Last week Politico ran a story about a series of tapes that surfaced of Scott Pruitt discussing a number of issues on an Oklahoma talk radio station in 2005. Pruitt, now head of the Environmental Protection Agency, was an Oklahoma state senator at the time.
Pruitt talked about a lot of issues on the tapes. He complained that “minority religions” were forcing Christianity out of “the public square,” and he called for amending the Constitution to ban marriage equality. He also expressed support for Ten Commandments displays at government buildings.
But I was most struck by his comments on the theory of evolution.
Pruitt asserted, “There aren’t sufficient scientific facts to establish a theory of evolution, and it deals with the origins of man, which is more from a philosophical standpoint than a scientific standpoint.”
While serving as a state senator, Pruitt attempted to put these intuitions into action, supporting unsuccessful legislation that would have required a disclaimer in textbooks teaching evolution and protected teachers from lawsuits if they taught creationism as being on par with evolution.
The fact that Pruitt said these things in 2005 perked up my ears. That was the year that I served as lead counsel for a team comprised of Americans United, the American Civil Liberties Union of Pennsylvania, the National Center for Science Education and the law firm Pepper Hamilton in an epic court battle over the teaching of intelligent design creationism in a public school biology class in Dover, Pa. The school board there wanted to teach ID as a scientific alternative to the theory of evolution.
In that case, U.S. District Judge John E. Jones, appointed by Republican President George W. Bush, concluded that intelligent design was not science at all because it wasn’t developed through the methods of science, it wasn’t subjected to peer review and it depended on intervention by a supernatural actor whose actions could not be tested through the tools of science. By contrast, the theory of evolution had earned the near-unanimous acceptance of the scientific community because it uses all of those tools to reconcile streams of evidence as disparate as morphology, genetics and paleontology.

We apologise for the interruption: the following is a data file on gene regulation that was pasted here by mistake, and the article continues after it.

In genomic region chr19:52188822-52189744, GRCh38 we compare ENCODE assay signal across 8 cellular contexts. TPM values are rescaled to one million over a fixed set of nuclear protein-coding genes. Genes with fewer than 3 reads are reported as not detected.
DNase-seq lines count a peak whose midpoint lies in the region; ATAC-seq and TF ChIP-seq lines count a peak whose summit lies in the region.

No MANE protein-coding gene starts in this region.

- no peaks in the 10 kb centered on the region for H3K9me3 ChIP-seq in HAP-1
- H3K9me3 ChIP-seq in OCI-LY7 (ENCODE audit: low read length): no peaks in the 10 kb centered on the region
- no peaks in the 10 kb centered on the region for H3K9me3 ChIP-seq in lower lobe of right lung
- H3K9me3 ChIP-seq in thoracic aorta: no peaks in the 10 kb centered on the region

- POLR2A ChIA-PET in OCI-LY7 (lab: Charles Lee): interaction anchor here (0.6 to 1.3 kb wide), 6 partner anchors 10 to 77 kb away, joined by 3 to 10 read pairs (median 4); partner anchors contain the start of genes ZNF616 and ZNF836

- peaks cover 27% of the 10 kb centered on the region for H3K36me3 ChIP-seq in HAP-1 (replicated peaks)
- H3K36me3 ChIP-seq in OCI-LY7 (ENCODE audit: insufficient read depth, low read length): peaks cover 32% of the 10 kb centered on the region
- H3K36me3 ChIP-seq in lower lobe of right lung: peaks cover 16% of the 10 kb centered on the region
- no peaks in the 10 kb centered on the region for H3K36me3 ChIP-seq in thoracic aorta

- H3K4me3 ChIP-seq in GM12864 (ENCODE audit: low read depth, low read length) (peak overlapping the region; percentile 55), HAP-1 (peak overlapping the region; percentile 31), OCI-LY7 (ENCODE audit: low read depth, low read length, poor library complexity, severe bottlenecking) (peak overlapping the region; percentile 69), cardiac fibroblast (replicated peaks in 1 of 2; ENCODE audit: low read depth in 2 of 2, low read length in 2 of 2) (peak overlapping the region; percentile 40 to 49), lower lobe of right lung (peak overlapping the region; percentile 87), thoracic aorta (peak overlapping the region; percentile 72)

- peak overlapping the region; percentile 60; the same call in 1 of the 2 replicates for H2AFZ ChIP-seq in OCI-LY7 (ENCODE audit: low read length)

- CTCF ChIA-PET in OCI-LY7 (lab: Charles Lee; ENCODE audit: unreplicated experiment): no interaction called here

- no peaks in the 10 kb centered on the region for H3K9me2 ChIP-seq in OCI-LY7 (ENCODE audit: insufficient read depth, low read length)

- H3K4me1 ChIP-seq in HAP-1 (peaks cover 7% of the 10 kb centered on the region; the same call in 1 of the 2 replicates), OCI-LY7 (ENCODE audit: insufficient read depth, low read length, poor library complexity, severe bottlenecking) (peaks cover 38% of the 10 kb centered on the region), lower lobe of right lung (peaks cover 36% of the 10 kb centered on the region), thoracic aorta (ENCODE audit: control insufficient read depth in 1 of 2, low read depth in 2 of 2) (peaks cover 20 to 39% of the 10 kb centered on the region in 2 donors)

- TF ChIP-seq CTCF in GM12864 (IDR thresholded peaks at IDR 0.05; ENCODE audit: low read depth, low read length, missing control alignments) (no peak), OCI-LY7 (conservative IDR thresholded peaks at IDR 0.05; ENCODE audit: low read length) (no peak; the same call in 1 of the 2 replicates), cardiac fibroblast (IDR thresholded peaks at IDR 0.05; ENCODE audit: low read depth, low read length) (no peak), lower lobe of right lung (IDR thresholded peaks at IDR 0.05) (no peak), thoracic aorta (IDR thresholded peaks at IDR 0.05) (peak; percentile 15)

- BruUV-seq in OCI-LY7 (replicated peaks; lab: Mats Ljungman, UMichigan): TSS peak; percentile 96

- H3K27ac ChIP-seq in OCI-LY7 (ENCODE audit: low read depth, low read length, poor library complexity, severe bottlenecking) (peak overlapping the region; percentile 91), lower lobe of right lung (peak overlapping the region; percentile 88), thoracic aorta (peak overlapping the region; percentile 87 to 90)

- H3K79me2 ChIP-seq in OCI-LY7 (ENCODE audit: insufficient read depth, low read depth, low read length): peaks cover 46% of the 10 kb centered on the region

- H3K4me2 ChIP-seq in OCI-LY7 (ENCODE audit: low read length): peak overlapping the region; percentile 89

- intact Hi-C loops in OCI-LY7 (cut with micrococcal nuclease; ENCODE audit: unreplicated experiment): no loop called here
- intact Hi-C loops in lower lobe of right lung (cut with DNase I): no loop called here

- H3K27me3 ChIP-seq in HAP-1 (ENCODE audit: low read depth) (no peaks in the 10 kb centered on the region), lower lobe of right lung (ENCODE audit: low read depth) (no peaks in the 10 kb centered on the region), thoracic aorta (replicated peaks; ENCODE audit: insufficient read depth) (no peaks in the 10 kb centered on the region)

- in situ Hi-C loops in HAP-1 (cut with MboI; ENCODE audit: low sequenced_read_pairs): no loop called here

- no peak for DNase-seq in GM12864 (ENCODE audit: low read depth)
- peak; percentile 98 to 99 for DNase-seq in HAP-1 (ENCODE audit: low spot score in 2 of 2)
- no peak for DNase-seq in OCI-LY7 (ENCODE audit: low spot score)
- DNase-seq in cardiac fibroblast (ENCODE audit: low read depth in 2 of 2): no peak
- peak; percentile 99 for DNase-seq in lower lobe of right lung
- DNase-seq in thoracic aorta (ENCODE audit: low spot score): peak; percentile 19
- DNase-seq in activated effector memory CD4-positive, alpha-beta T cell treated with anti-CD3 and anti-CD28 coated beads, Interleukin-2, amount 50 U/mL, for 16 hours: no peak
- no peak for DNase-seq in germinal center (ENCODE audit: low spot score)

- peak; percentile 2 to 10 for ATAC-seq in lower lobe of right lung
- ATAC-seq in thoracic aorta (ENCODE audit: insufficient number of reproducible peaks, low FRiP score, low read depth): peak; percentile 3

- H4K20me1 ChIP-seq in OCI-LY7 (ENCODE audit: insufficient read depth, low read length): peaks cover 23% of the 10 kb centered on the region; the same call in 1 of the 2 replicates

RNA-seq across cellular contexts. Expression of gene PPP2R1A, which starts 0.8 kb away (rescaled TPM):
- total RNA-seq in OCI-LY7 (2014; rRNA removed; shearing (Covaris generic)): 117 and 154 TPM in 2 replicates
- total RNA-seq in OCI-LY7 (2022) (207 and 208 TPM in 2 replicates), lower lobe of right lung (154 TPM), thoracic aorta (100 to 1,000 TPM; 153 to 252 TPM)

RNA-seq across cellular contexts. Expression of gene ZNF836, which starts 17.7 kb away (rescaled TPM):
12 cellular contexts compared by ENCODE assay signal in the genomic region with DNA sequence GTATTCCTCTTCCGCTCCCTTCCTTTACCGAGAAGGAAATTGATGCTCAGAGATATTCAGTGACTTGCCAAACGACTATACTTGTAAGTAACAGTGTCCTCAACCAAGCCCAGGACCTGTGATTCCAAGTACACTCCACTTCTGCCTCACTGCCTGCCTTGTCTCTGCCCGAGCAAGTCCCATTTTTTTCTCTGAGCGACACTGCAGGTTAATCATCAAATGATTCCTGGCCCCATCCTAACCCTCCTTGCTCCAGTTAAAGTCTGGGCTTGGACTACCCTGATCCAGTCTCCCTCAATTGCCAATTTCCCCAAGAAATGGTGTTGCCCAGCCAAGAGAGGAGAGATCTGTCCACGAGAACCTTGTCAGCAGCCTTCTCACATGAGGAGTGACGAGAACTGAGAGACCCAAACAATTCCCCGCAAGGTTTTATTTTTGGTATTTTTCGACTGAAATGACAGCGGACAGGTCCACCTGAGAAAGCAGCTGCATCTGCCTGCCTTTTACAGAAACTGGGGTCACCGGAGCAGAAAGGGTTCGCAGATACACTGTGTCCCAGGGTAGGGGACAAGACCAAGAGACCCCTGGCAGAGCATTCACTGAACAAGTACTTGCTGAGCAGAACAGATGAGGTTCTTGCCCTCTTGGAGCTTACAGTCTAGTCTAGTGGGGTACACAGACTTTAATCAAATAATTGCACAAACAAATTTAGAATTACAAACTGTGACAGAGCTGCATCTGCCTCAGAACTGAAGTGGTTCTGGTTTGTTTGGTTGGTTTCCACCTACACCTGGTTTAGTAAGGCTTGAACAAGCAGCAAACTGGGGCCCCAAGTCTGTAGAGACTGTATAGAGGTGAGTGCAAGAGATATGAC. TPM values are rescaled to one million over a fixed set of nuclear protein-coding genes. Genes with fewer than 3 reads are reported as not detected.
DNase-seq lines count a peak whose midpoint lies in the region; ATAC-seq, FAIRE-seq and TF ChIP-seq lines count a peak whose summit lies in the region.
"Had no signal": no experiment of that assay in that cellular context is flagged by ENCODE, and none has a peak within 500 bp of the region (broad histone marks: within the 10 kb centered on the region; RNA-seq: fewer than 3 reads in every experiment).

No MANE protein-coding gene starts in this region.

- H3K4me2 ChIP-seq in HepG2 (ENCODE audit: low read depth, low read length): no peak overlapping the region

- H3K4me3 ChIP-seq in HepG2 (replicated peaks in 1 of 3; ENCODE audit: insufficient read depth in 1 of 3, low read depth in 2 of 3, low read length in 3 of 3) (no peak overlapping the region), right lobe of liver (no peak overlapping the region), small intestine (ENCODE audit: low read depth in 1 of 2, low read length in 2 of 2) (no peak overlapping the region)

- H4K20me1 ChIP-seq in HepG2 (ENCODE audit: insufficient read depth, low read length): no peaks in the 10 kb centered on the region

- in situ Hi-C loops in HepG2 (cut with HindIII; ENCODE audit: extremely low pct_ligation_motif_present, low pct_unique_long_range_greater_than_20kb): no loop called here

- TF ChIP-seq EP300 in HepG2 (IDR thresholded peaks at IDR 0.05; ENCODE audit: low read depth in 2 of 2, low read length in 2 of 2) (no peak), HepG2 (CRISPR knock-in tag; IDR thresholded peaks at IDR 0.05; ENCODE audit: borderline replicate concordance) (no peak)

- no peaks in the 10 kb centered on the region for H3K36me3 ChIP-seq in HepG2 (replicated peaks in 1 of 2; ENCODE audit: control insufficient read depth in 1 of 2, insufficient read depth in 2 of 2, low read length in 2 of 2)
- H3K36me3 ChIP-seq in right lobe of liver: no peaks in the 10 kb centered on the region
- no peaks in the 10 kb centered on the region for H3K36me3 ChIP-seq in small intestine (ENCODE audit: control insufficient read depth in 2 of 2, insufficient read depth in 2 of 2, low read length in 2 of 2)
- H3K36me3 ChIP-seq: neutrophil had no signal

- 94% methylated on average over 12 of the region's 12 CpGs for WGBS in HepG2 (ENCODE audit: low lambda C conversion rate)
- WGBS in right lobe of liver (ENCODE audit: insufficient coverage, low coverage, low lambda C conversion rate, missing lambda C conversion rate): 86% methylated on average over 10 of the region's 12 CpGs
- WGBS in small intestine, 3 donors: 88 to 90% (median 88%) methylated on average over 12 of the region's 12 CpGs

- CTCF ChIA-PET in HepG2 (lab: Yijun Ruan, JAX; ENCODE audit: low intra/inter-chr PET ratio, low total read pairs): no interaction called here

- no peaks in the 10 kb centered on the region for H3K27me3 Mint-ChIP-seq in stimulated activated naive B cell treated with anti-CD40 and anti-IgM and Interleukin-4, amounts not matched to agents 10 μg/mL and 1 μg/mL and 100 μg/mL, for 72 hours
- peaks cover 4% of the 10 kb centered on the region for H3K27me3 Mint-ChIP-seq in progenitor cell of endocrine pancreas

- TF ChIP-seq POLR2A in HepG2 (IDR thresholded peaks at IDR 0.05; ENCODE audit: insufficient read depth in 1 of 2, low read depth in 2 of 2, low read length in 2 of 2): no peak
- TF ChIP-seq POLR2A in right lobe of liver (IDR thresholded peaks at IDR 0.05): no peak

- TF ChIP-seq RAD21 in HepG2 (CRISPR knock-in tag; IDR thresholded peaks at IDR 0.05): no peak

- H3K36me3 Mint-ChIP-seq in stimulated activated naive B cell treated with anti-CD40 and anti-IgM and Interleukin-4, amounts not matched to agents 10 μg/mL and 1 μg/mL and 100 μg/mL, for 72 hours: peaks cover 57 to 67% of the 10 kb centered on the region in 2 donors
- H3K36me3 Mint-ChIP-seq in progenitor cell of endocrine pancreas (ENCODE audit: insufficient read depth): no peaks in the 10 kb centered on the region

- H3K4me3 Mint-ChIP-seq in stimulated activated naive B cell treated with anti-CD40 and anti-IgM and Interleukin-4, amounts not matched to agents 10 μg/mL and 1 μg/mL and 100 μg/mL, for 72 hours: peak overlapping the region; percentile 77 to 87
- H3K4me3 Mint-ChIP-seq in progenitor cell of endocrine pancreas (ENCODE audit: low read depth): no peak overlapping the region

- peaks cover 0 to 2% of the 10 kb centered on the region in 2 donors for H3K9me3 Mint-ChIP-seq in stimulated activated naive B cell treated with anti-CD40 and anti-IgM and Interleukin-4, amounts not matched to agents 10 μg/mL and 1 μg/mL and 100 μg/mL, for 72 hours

On the question of the origins of man that most concerned Pruitt, Judge Jones heard testimony by Brown University biologist Kenneth Miller that, from a “scientific standpoint,” comparisons of the recently mapped genomes of humans and the great apes had “spectacularly confirmed” their biological relationship.
Having encountered first-hand the anti-empiricism of intelligent design creationism, I’m deeply disturbed that someone who holds that view is now responsible for dictating policy for perhaps our most scientifically important agency. And, indeed, Pruitt has confirmed that his “biblical world view” guides his view of how we should cultivate natural resources for use by mankind.
Good governance requires that in the public sphere, we unite around shared values and agreed facts, including scientific facts. That is true for the science taught in high school biology class, and it is true for the science that will dictate the health, security and survival of our planet and its inhabitants.
To be sure, religious faith does not disqualify believers from public service, including at EPA. And, certainly, there is a robust record that Pruitt’s policies at EPA arise as much from fealty to fossil fuel backers of his political career as from his religious views. But regardless of the precise mix of motivations and influences for Pruitt’s policies at EPA, the results show the same rejection of well-developed scientific positions that characterized his views on evolution and creationism in 2005.
Pruitt has rejected the overwhelming consensus of scientists from a vast array of disciplines concerning climate change. Although that’s not an issue Americans United works on, we’d be concerned if his conclusions in this area (or any other) were based on his personal religious beliefs. Public policy should be grounded in sound science, not an official’s interpretation of scripture.
One of the virtues of the constitutional principle of separation of church and state is that we can zealously explore and indulge different philosophical standpoints through free exercise of religion (including free abstention from religion) in our private lives. But good governance requires that in the public sphere, we unite around shared values and agreed facts, including scientific facts. That is true for the science taught in high school biology class, and it is true for the science that will dictate the health, security and survival of our planet and its inhabitants.